Amazon May Be Overpaying for MGM, But Does It Even Matter?

The reported $9 billion deal makes sense if you look at the steps Amazon's taken to get to it.

Amazon MGM James Bond Info Details
Making sense of the potential Amazon and MGM merger. Nicola Dove/MGM

Last week, it was reported that Amazon (AMZN) was in talks to acquire MGM for around $9 billion. Much like a pack of judgmental high schoolers, the greater Hollywood ecosystem rarely agrees on anything. But that jaw-dropping total was largely seen as an overpay when news first broke. Yet because we are living in the c’est la vie era of media mergers and consolidation, where well-resourced tech-backed companies are cannon balling into the entertainment industry and every company is reorienting itself around streaming, the rules of engagement have changed.

Dealmakers such as agents and finance folks have long attempted to lure the deep pockets of Silicon Valley to Hollywood. Yet Netflix (NFLX) and Amazon “decided to build their own studios, buying talent instead of companies,” Lucas Shaw wrote in his latest Screentime newsletter for Bloomberg. Now, Amazon may suddenly be changing course.

MGM has long been positioning itself for a sale with the repeated delays of Daniel Craig’s James Bond swan song No Time to Die muddying up those efforts. Despite several larger entities reportedly passing on the century old studio, Amazon has used the pandemic to rethink its film strategy. The studio is leaning into a more mainstream direction with outside acquisitions such Borat Subsequent MovieFilm, Coming 2 America and Without Remorse angling to broaden its attractions.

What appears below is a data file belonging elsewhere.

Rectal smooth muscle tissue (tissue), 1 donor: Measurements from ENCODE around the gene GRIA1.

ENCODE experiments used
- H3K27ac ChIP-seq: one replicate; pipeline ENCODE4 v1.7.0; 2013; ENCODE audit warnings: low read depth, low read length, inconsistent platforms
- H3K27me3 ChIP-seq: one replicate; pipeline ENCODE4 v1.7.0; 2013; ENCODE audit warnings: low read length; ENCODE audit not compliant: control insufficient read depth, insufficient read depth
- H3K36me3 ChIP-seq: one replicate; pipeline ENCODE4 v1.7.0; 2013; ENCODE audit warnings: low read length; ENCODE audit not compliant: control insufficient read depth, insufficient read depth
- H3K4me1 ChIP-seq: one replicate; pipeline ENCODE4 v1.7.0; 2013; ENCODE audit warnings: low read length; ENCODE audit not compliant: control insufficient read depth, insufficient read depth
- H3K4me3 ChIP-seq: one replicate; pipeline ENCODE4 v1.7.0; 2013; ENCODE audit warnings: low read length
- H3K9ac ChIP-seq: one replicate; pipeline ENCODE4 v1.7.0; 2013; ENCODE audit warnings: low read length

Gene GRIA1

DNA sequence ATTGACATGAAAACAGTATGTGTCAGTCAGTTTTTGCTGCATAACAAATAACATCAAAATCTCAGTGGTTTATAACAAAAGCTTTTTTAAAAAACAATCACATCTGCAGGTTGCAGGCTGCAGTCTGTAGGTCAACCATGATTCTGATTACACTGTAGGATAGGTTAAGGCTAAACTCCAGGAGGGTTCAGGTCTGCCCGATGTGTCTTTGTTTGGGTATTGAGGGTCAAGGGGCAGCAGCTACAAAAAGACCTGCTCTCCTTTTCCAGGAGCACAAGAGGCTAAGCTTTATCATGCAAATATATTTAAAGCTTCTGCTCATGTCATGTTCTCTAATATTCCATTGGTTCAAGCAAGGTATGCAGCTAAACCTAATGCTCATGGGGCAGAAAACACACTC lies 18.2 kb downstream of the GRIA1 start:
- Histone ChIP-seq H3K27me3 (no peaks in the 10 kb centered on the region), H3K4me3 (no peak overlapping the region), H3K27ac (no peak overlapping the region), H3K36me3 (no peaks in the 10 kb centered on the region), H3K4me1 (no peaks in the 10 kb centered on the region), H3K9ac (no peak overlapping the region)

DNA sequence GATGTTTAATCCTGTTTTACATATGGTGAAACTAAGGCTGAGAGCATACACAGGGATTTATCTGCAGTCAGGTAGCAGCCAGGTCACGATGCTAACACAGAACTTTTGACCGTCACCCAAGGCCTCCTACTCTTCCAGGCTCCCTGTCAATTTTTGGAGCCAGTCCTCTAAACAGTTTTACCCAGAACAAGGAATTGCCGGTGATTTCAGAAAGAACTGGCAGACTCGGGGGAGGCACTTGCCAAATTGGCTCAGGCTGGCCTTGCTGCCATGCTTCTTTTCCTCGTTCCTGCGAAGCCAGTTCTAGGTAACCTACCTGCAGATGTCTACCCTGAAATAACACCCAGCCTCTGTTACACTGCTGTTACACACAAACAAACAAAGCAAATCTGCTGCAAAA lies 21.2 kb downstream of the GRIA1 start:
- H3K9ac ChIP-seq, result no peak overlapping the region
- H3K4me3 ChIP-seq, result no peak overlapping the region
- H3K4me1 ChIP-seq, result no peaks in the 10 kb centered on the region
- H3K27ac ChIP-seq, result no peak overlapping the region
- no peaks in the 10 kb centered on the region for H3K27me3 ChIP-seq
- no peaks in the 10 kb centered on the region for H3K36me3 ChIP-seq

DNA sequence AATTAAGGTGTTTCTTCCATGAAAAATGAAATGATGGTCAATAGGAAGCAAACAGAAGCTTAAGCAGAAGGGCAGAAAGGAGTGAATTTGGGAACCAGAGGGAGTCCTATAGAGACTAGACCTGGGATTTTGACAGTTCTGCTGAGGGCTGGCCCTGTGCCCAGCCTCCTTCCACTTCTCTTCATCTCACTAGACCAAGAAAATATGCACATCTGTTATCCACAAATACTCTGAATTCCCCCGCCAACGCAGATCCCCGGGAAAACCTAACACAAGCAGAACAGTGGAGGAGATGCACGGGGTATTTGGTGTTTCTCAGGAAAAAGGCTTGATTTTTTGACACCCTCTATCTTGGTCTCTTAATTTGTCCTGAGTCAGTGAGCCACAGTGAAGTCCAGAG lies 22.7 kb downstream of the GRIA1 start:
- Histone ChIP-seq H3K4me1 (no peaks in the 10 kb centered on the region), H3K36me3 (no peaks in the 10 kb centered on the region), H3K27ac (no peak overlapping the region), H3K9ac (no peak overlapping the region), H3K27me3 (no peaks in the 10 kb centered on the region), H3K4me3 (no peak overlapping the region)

Studio head Jennifer Salke wants Amazon to become a home for mass appeal programming across film and television. Acquiring MGM’s library, at a price tag that is still relatively negligible for a trillion-dollar company, helps in that elusive endeavor.

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“The MGM catalog is fantastic and if successful, Amazon isn’t just acquiring existing films and television episodes, they are also acquiring valuable ancillary intellectual property rights and remake rights to thousands of titles,” Thomas Hughes, the Americas CEO of Vuulr, the global online content marketplace for premium film and TV rights, told Observer.

MGM’s 4,000 film library include the James Bond series (though 007 rights are entangled with Eon Productions), the Rocky and Creed franchises, RoboCop and The Pink Panther films. There’s also famous features such as The Silence of the LambsFour Weddings and a Funeral and The Magnificent Seven among its ranks. MGM also has a footprint in television with 17,000 episodes. The studio is behind scripted prestige players The Handmaid’s Tale and Fargo as well as popular reality TV series such as The VoiceSurvivorShark Tank and The Real Housewives of Beverly Hills.

Hughes sees the subscription business model of streaming as a sound one. The real issue, he explains, is what it costs to create content versus the content’s value to the company paying to create it. If a film costs $100 million to make, how many subscribers have to watch it on an SVOD platform in order for the $100 million investment to generate an ROI? From the outside looking in, it’s difficult to say. But given the mountains of user data Amazon has at its disposal, it must feel confident that MGM’s library can be safely plugged into that equation.